Venice to Florence by Train: Plan your Trip

by Allie d'Almo  |  Published May 17, 2021

With more than 35 direct train services per day, it couldn’t be easier to travel between Italy’s blockbuster destinations, Venice and Florence. The 257-km rail route is now served by two high-speed rail operators, Italo and Trenitalia, reaching speeds of up to 360-km per hour. In theory, that means you could be enjoying an aperitivo in St Mark’s Square at dusk, then tucking into dinner in front of the Uffizi a little more than two hours later. If you’re planning on making the trip, we’ve analysed the best train options below. 

An Italo train races through the Veneto, between Venice and Florence (Photo: Italo)

All high-speed direct trains depart from Venezia Santa Lucia Station, the city’s main station, and terminate at Firenze Santa Maria Novella station. While there are some scenic stretches en-route, particularly along the Veneto, most of the journey is under cover. So, if you’re looking for sparkling vistas, you may want to opt for one of Trenitalia’s slower regional trains, which usually require a change at Ravenna and Ferrara. If you’re looking for a high-speed, direct route there are two options: privately-owned Italo and state-owned Trenitalia. 

Italo trains, which launched in 2012, was created by two of Italy’s most powerful businessmen – Luca Cordero di Montezemolo, CEO of Ferrari, and Diego Dalle Valle, CEO of Tod’s. While they may not have designed the interiors themselves, they certainly influenced them. Spacious reclining seats covered in frau leather are standard across all classes. Carriages are air-conditioned, with free WiFi and power sockets at every seat. And, there’s also a smart cinema carriage showing selected films on TV screens suspended from the ceiling.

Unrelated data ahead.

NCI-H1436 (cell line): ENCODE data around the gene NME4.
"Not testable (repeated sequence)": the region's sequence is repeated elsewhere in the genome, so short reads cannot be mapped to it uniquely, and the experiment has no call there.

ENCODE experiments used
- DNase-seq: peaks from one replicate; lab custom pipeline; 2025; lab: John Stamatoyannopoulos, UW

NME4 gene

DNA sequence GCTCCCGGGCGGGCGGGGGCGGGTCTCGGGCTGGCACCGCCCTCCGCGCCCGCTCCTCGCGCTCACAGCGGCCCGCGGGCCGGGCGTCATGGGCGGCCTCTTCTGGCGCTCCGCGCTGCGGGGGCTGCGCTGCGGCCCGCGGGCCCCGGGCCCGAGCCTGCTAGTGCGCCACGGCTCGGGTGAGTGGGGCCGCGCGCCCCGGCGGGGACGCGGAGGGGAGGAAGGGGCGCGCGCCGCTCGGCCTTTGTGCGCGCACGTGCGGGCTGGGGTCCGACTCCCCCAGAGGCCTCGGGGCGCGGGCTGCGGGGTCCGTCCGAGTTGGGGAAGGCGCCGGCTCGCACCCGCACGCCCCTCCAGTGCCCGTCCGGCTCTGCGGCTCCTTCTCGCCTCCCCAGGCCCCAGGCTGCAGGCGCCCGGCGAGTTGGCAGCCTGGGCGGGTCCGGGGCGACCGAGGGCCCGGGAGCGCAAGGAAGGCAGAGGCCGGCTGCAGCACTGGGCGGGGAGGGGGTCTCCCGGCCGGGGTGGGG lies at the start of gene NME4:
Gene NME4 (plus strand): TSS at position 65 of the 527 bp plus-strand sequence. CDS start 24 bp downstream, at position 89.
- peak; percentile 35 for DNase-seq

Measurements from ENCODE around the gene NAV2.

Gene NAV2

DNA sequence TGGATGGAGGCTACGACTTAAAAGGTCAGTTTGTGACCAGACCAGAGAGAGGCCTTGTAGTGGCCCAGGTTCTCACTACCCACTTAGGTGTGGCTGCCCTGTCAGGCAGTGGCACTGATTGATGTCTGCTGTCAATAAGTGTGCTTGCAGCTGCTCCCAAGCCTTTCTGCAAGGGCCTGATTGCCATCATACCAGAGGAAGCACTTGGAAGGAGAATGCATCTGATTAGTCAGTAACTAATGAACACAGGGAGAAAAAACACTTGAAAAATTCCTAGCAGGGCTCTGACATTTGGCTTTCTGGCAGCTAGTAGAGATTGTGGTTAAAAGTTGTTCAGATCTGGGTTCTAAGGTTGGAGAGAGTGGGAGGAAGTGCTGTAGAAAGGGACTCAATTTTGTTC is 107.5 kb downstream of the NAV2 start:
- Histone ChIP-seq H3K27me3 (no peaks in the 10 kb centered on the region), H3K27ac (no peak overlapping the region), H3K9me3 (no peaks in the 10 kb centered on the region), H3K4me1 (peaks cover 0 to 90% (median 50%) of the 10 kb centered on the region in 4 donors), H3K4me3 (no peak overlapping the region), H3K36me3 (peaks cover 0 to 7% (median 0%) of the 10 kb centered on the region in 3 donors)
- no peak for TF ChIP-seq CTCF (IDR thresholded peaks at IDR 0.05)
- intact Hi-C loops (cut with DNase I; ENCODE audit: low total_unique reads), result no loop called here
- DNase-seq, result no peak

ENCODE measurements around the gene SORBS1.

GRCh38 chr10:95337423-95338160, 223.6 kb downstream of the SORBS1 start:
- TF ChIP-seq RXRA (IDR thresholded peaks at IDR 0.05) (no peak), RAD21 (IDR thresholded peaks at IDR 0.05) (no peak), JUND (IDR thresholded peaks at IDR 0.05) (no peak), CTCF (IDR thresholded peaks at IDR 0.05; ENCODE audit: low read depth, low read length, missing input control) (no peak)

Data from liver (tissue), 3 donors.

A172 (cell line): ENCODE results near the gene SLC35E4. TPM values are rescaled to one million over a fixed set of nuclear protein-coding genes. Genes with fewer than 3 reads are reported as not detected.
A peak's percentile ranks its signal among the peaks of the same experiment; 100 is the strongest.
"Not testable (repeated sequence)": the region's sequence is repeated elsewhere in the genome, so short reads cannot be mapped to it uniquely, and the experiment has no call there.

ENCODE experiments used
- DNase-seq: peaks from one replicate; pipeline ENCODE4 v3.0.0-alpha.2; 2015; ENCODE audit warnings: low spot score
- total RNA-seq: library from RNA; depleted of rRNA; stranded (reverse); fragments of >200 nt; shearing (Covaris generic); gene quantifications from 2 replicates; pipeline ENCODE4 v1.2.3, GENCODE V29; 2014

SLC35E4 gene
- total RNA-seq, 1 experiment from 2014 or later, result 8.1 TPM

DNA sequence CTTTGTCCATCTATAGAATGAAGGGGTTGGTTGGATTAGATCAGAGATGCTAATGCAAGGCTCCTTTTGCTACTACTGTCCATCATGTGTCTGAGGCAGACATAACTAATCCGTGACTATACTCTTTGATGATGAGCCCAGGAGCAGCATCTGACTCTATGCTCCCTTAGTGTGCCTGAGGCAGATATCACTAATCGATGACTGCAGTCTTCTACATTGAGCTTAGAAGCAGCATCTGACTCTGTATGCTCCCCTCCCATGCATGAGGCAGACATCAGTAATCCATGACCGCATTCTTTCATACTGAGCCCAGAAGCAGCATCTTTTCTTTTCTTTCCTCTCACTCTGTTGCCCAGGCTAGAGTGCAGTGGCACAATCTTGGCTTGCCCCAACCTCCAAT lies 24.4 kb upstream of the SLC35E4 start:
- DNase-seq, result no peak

Inside 2nd class on an Italo EVO train (Photo: Italo)

Passengers can choose from four classes: Smart, Comfort, Prima and Executive. By usual 2nd class standards, Smart class is extremely comfortable, with ample legroom and comfy leather seats. Comfort class offers even more legroom, with three seats per row, instead of four. Prima class passengers can enjoy complimentary wine and snacks throughout the journey, and an innovative meal-in-a-box from EatItaly, served at your seat. Club Executive caters for business travellers, offering just 11 seats in a saloon-style carriage, each featuring a 9” LCD-touch screen television. Business travellers can also reserve one of two intimate salottinos or private berths for meetings too. 

The cinema carriage on an Italo train from Venice to Florence (Photo: Italo)

Visitors who chose to travel with Trenitalia will travel by Frecciarossa or Frecciargento service. Both high-speed trains are air-conditioned, offering free WiFi and power sockets at every seat. Luggage can be stored overhead or in large luggage racks at either entrance. Many services are operated by the Frecciarossa 1000, Trenitalia’s newest addition to the fleet, famous for its iconic long red nose. It’s also the first high-speed train in the world to have obtained EPD certification for environmental impact.

A Frecciarossa train with its iconic ‘long nose’ (Photo: David Almeida via Flickr/CC BY-NC-ND 2.0)